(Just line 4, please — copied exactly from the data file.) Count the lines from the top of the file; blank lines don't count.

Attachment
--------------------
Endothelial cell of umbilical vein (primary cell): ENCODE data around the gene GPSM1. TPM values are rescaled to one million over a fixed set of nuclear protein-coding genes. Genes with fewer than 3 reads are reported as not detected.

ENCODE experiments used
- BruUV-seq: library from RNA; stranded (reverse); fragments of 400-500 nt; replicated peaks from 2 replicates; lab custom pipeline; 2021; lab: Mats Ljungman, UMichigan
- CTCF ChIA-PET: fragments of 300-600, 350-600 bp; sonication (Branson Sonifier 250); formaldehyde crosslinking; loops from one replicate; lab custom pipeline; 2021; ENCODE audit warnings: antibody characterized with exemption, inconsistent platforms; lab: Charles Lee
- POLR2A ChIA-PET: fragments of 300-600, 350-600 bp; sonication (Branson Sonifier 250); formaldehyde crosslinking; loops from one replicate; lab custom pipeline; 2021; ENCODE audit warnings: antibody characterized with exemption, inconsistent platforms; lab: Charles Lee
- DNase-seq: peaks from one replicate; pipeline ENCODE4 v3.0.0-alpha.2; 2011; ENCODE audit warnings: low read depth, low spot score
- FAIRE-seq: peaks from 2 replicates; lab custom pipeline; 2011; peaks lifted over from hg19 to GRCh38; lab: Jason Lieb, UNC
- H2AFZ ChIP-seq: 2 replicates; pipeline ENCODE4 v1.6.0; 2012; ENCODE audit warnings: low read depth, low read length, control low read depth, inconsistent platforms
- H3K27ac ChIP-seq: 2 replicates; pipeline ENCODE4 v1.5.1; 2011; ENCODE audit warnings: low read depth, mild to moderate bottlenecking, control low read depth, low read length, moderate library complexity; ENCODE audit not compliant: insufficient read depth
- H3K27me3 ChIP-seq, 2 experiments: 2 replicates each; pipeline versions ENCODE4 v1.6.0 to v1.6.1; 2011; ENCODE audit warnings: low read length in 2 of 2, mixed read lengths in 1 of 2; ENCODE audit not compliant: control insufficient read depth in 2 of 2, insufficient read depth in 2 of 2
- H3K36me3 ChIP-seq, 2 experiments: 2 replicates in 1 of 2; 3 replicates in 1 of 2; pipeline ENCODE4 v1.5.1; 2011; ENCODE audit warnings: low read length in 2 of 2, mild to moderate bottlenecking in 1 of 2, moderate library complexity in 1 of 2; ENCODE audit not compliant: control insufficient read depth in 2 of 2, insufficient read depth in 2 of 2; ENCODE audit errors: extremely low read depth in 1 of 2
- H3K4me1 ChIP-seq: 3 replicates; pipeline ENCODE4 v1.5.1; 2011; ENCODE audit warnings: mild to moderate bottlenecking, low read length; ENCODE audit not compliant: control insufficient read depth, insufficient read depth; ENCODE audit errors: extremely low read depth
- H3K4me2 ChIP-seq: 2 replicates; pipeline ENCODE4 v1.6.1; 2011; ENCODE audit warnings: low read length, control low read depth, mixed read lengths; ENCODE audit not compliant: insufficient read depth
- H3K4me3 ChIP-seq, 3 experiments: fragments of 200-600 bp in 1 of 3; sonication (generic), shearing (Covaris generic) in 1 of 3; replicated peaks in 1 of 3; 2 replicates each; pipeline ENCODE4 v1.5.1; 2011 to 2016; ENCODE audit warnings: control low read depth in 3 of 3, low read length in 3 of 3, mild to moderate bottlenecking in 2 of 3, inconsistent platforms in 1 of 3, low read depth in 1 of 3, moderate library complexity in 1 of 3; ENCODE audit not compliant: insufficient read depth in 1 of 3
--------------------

- CTCF ChIA-PET: fragments of 300-600, 350-600 bp; sonication (Branson Sonifier 250); formaldehyde crosslinking; loops from one replicate; lab custom pipeline; 2021; ENCODE audit warnings: antibody characterized with exemption, inconsistent platforms; lab: Charles Lee